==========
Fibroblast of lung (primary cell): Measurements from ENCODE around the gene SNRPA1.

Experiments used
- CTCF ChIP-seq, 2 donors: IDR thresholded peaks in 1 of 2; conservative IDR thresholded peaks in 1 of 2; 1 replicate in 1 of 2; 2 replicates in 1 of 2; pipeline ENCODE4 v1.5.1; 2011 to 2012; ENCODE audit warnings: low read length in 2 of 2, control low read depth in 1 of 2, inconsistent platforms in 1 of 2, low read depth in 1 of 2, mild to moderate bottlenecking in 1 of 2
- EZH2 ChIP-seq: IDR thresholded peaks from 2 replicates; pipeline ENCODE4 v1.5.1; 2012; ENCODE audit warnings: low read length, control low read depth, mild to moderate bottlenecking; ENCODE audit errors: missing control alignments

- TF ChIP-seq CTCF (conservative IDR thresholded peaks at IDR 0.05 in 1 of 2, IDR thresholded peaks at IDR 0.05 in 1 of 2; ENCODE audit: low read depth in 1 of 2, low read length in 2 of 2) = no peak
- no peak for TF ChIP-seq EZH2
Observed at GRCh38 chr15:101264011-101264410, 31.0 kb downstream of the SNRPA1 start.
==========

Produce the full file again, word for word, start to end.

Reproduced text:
Fibroblast of lung (primary cell): Measurements from ENCODE around the gene SNRPA1.

Experiments used
- CTCF ChIP-seq, 2 donors: IDR thresholded peaks in 1 of 2; conservative IDR thresholded peaks in 1 of 2; 1 replicate in 1 of 2; 2 replicates in 1 of 2; pipeline ENCODE4 v1.5.1; 2011 to 2012; ENCODE audit warnings: low read length in 2 of 2, control low read depth in 1 of 2, inconsistent platforms in 1 of 2, low read depth in 1 of 2, mild to moderate bottlenecking in 1 of 2
- EZH2 ChIP-seq: IDR thresholded peaks from 2 replicates; pipeline ENCODE4 v1.5.1; 2012; ENCODE audit warnings: low read length, control low read depth, mild to moderate bottlenecking; ENCODE audit errors: missing control alignments

- TF ChIP-seq CTCF (conservative IDR thresholded peaks at IDR 0.05 in 1 of 2, IDR thresholded peaks at IDR 0.05 in 1 of 2; ENCODE audit: low read depth in 1 of 2, low read length in 2 of 2) = no peak
- no peak for TF ChIP-seq EZH2
Observed at GRCh38 chr15:101264011-101264410, 31.0 kb downstream of the SNRPA1 start.